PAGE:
Cable news outlets have been glued to the horserace of House seats that might flip from Republican to Democrat in November. However, Cook Political Report House analyst Dave Wasserman argued the larger story is the hemorrhage happening on the other side of the aisle.
Raw Story cited statistics from Republican strategist Evan Siegfried in June that revealed the beginning of the downward trend for the GOP. From Dec. 2015 to March 2017 the GOP lost 23 percent of young voters in their party.
“And we are not seeing that attrition end,” he said. “We’re seeing more and more Republicans, who can’t stand this, saying ‘I’m no longer a Republican.’ And that is the problem. That’s why you’re seeing the approval ratings because it’s only the people who are 100 percent behind Donald Trump who are saying, ‘He’s doing a great job.'”
MSNBC host Yasmin Vossoughian pointed out that people like George Will and Steve Schmidt have nothing to lose in 2018, they’re not running for any elections. Where, many of the members of the GOP are fighting for their political lives, stuck between a rock and a hard place.
Meanwhile, according to Wasserman, Trump is running off the most dedicated members of his own party. There are 43 Republican seats that are open for the 2018 election. Axios explained it was one out of six Republicans in the House.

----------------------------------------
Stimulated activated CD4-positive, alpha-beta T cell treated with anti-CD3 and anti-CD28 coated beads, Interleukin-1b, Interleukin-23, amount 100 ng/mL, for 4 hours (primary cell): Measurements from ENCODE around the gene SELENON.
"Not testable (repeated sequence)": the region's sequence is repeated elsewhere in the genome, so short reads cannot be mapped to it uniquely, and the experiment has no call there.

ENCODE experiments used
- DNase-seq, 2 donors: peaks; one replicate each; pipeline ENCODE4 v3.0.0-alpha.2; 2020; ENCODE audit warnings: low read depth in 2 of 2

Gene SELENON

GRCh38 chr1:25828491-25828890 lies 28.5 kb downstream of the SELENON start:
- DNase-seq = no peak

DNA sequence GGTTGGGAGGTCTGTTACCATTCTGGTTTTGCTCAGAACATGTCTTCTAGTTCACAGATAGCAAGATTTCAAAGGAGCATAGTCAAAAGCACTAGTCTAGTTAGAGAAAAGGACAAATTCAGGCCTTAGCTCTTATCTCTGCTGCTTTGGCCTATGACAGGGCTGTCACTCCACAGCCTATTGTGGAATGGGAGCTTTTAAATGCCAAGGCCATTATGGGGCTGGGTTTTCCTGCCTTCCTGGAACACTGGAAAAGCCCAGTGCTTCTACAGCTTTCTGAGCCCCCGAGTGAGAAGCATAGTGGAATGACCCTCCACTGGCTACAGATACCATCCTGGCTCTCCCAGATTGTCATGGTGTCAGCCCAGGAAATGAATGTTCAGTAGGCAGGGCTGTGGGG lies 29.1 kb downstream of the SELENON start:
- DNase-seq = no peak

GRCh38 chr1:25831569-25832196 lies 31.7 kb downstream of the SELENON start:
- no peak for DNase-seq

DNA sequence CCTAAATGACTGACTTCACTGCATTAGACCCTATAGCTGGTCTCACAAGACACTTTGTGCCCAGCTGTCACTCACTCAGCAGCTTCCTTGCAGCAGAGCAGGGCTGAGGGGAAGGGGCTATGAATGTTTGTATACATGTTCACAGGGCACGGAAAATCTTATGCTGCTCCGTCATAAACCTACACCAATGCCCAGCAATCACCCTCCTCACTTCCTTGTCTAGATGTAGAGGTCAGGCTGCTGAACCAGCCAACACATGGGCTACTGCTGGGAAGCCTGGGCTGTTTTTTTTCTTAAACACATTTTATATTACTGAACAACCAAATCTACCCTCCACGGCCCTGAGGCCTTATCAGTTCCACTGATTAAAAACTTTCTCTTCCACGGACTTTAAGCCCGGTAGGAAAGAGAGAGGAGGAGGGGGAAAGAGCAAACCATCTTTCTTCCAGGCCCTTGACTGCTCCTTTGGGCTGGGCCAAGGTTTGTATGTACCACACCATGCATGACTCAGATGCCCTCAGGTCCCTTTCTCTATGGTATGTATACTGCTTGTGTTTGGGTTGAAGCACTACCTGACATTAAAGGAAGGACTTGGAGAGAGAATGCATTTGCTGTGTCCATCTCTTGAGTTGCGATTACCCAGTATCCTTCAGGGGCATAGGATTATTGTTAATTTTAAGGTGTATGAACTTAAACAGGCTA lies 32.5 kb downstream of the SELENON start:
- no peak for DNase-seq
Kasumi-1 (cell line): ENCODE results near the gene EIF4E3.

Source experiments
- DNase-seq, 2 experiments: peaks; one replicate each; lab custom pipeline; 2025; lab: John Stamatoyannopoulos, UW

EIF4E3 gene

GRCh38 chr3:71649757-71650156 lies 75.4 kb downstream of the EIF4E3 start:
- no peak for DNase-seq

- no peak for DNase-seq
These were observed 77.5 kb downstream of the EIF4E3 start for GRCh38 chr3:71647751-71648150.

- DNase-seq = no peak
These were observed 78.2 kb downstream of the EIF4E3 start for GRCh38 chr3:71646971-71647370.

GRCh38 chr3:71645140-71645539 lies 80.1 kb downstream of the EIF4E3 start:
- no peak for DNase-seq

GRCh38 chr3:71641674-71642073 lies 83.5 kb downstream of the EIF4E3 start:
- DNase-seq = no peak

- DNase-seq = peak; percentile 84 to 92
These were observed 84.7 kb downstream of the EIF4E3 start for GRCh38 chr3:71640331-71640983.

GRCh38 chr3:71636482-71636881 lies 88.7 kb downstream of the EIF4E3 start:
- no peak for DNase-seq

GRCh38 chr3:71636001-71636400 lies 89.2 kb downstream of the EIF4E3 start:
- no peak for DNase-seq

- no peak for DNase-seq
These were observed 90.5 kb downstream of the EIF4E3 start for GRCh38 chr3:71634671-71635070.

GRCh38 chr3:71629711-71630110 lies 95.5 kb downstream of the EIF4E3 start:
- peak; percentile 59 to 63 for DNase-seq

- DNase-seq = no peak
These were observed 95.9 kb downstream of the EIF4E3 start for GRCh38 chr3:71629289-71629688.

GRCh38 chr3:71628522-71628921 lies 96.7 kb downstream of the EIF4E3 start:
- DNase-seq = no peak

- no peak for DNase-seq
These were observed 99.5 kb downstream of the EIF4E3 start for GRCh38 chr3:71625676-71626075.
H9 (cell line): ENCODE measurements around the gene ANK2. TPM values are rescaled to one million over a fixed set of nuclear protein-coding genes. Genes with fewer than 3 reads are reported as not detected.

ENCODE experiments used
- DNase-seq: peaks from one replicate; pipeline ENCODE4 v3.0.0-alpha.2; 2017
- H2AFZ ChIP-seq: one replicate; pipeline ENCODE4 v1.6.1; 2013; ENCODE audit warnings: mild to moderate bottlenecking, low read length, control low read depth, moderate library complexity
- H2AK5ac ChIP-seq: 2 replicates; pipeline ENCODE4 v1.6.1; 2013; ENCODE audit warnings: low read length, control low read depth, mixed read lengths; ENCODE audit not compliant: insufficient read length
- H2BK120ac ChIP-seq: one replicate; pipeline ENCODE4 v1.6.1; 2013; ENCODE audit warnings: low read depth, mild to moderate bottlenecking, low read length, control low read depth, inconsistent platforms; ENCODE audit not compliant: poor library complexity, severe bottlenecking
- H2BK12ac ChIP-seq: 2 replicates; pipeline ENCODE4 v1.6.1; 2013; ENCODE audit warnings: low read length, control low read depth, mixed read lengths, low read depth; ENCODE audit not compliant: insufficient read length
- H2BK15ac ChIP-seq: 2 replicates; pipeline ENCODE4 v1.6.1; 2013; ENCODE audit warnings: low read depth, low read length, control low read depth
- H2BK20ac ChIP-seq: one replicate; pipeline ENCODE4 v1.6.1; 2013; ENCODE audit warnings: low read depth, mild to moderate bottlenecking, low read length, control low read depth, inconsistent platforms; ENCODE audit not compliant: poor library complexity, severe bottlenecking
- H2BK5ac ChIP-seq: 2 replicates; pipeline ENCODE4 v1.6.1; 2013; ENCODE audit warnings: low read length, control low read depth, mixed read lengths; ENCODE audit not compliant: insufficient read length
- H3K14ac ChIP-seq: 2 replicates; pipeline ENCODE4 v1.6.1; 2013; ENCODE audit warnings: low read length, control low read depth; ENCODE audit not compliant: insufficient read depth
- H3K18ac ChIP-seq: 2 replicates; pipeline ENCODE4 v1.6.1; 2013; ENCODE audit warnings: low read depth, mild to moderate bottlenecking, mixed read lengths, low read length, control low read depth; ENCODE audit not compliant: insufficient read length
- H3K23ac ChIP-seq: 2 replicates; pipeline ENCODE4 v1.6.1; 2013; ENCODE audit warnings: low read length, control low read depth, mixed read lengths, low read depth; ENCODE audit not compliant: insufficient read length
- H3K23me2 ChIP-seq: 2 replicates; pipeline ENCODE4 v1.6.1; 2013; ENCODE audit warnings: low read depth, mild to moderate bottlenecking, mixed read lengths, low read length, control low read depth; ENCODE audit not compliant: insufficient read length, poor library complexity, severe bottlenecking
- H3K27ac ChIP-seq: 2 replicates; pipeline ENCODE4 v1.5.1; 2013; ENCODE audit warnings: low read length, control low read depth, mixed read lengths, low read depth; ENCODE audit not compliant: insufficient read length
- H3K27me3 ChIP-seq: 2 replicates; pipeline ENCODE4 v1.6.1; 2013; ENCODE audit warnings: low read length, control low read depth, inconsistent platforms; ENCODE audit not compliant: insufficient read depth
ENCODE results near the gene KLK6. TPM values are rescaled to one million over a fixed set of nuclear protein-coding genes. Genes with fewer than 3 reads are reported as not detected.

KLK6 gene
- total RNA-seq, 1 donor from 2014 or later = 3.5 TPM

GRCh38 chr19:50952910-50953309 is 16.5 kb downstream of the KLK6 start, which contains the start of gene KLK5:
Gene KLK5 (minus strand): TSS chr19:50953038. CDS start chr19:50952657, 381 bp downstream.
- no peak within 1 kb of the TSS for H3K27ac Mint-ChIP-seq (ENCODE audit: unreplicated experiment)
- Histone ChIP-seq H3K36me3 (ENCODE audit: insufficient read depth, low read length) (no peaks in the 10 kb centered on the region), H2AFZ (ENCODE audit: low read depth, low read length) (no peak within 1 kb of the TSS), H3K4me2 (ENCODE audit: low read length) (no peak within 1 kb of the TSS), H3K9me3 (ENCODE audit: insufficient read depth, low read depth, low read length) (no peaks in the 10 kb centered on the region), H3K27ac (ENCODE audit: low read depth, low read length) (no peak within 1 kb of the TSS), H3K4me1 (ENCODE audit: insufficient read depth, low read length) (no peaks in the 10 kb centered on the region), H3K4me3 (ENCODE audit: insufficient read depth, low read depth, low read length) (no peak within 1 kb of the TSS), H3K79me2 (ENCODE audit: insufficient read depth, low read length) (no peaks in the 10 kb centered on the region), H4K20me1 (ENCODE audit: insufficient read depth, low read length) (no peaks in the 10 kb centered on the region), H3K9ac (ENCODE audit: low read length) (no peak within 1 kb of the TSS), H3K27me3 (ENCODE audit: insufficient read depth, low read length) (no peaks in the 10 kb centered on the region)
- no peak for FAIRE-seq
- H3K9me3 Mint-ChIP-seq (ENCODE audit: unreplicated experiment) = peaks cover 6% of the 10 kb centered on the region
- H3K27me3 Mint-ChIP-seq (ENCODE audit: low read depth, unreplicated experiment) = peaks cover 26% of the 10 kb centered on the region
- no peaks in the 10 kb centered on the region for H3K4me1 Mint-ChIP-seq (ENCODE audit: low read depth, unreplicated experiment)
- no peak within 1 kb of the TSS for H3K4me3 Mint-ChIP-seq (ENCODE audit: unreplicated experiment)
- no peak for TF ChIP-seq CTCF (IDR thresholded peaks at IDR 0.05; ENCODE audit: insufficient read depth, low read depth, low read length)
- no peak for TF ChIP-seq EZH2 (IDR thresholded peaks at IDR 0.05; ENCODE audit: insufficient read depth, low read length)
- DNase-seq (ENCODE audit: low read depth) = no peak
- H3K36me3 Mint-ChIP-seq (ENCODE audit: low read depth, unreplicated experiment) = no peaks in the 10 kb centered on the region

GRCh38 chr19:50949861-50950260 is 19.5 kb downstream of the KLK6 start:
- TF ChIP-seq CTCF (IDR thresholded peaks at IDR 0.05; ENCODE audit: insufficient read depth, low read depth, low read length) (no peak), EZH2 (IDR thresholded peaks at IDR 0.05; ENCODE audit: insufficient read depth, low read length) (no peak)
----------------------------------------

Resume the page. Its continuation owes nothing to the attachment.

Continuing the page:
Wasserman explained that the greater sign of a "wave" is the intensity gap between Democrats and Republicans. Republicans aren't excited about an election where President Donald Trump isn't on the ballot. Meanwhile, anger is fueling progressives seeking revenge. With those for whom Trump didn't keep his promises, enthusiasm wanes or they jump ship entirely.
He went on to note that reporters might be being overcautious in predicting the so-called "blue wave" after the polling anomalies in the 2016 election failed to predict the Trump win.
Given the shift in issues, the "it" voter this election will likely be the "angry female college graduate."
"The most telling number in the most recent NBC/WSJ poll is that Trump's approval rating among women with college degrees was 26 percent. That's absolutely awful and the intensity of that group is extraordinary," Wasserman told Axios. "They're already the most likely demographic to turn out to vote in midterms. But never have they been this fervently anti-Republican."